This is a unique opportunity to own an original David Avisar painting.
The subject is a beautiful old olive tree, a quintessentially beautiful sight throughout Judea and Samaria. Olive trees are mentioned multiple times in the bible and it is forbidden by Torah to cut down one of these cherished trees.
The impressionist style painting captures the light and movement of the leaves making one feel as if you were looking out of the window and a languid summer day in Israel.
Size: 25x25cm / 8.5×8.5 inches
Oil on Canvas
Olive Trees in Judea Original oil on canvas
Lev Haolam is proud to present a curated collection of artworks from renowned Israeli artist, David Avisar.
David lives in the Jewish settlement of Bat Ayin in the lush hills of Judea where he is surrounded by the beauty of nature which he finds soothing to his soul and an inspiration to his creativity.
David has always been attracted to art and he discovered, as a child, that he found the act of creation to be a refuge and a source of great tranquility. Following his military service, he traveled to Sinai where he fell in love with the vast beauty of the area and was inspired to create. He painted beautiful works that expressed his awe of the desert landscape.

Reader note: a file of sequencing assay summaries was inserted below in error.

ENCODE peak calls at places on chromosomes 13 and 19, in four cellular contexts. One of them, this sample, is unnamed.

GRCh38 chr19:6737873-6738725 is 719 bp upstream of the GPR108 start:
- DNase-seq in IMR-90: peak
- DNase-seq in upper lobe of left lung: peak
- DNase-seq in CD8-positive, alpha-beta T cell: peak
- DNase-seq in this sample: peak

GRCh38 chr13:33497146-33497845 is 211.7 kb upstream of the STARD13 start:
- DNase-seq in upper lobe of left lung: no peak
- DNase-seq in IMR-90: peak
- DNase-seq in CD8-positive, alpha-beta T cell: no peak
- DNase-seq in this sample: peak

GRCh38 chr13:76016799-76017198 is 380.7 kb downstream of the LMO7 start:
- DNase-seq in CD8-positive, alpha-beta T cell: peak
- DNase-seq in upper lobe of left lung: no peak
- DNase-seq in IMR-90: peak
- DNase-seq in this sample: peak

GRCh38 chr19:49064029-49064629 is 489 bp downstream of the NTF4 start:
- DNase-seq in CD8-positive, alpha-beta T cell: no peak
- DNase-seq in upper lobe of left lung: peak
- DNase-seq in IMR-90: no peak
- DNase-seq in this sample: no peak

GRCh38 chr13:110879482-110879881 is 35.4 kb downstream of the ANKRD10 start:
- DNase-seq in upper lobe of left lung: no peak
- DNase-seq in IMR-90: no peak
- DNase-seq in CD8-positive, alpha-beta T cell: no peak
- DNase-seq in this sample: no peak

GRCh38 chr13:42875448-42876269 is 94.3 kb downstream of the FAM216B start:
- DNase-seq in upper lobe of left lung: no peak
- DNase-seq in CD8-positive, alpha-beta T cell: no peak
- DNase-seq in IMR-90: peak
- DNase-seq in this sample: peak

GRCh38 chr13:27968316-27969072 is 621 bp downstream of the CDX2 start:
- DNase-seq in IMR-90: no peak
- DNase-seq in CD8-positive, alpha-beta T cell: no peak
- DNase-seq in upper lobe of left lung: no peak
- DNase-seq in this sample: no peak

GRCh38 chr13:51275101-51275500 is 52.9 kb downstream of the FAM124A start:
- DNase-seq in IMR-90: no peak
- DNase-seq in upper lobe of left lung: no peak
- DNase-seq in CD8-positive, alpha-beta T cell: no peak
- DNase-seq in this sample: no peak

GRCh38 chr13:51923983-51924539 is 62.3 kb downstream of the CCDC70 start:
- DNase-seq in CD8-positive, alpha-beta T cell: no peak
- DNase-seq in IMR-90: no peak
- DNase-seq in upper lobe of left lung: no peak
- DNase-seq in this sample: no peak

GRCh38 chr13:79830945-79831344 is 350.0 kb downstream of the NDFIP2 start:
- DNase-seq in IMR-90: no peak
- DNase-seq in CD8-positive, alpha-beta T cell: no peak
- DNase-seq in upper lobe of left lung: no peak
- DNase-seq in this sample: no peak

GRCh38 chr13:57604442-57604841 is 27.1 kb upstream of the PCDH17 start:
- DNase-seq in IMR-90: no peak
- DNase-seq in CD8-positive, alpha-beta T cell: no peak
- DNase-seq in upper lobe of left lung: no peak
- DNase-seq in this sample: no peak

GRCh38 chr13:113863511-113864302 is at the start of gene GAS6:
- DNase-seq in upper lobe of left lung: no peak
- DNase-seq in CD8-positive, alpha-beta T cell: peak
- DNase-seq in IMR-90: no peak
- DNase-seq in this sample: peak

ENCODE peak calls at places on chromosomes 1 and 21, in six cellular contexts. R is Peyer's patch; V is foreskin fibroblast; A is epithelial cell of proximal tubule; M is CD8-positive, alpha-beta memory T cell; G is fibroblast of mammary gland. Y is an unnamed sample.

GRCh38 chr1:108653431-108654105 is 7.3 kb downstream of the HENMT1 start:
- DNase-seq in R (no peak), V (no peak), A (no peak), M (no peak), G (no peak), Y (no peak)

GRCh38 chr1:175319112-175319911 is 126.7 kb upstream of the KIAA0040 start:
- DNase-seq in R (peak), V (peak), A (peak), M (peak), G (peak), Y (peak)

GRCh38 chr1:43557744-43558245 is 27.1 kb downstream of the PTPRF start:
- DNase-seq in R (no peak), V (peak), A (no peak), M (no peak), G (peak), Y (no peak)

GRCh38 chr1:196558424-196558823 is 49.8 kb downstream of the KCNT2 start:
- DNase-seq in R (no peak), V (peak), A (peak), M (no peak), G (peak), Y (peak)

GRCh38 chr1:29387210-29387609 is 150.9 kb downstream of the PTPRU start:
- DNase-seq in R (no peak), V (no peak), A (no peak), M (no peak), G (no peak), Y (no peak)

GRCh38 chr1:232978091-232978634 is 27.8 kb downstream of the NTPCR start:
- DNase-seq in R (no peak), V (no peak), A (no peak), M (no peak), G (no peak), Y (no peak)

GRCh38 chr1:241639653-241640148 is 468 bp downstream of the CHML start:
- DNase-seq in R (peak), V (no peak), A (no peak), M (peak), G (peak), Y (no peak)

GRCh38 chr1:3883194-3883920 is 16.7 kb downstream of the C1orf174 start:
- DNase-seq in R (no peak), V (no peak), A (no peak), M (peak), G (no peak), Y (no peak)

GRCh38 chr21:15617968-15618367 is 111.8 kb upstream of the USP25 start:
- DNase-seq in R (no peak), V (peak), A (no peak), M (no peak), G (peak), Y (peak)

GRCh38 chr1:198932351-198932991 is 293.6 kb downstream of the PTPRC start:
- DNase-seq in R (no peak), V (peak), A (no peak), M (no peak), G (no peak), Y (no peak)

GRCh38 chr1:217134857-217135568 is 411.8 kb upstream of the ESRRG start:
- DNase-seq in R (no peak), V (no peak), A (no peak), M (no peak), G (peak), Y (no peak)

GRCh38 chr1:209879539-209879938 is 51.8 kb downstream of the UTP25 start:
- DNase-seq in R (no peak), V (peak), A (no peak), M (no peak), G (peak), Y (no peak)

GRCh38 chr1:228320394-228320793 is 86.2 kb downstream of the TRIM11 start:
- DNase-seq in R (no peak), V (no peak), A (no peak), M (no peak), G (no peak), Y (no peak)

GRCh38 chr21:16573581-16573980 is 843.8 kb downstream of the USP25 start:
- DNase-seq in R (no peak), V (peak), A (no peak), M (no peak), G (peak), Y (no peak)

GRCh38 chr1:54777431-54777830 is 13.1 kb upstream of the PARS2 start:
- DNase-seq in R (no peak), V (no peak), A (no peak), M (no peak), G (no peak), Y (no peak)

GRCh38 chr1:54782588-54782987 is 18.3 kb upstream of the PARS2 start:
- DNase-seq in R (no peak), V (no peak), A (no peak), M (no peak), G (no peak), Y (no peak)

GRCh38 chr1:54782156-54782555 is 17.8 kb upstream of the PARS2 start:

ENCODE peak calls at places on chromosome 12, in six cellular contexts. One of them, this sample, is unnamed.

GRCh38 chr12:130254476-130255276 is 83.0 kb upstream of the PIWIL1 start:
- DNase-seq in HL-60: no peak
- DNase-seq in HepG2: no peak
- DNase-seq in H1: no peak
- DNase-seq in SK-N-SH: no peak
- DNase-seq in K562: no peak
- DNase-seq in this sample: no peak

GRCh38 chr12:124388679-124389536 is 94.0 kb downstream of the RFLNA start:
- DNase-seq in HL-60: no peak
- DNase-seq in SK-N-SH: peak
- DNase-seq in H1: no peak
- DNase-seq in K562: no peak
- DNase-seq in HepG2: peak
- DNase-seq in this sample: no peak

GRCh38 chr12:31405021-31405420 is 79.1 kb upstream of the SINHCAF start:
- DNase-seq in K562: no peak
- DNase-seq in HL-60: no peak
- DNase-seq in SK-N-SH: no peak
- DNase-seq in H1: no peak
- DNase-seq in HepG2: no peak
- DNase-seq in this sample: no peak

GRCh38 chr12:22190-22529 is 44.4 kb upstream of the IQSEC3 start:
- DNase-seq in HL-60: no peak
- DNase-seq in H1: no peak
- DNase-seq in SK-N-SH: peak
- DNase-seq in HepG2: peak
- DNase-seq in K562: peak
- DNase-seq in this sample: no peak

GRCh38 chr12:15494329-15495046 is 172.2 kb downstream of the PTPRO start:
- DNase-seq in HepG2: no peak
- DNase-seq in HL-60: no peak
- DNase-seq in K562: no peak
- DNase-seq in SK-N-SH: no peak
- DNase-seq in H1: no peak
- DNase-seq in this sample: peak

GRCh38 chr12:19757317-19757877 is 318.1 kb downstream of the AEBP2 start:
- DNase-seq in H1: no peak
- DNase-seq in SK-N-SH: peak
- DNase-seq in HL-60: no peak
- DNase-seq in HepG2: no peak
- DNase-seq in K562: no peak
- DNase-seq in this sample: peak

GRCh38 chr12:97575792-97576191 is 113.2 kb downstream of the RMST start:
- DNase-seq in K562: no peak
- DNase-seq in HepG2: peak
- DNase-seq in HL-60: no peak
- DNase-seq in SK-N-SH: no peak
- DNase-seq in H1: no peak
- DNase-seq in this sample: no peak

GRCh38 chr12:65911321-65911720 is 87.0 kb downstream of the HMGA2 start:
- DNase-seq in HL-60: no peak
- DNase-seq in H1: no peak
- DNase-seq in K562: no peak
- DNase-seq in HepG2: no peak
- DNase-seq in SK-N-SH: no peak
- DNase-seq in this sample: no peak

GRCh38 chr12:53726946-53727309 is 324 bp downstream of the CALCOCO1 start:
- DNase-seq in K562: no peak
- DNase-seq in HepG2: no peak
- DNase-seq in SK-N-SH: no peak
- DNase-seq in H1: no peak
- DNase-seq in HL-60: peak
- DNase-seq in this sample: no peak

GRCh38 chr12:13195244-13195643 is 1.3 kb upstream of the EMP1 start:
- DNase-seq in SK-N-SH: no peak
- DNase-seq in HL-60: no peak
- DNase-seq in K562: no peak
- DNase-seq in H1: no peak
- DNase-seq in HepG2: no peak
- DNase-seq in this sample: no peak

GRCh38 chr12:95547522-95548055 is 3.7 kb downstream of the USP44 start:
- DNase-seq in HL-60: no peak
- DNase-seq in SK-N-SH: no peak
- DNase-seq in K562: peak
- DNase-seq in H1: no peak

When Israel evacuated from Sinai he found himself gripped with grief and decided to channel his emotion into developing his art. He enrolled and studied at the Ramat Hasharon Midrash Art School and later at the Ein Hod Artists Village in Carmel. It was during this time that David developed and refined his style. Heavily influenced by the painter Marcel Janco, he began a period of energetic creativity, fast sketches with bursts of color and layered textures. His paintings are deceptively simple in appearance as in intentionally plays with naivety and innocence in his artworks.
David had a sojourn in Los Angeles where his artwork with its joyful and pleasant style was well received and he was exhibited in several galleries. While in Los Angeles he had a spiritual awakening which led him to religious observance and a return to his beloved Israel.
Today David makes time to study Torah in addition to painting. His style while consistent has found new subjects. Spiritual subjects now take a central role in his artwork.
David’s work has been acquired by museums and collectors including Bank Hapoalim and Sonol.
When David is not painting you will find him with his family, wife, and children and especially, spoiling his grandchildren at every opportunity.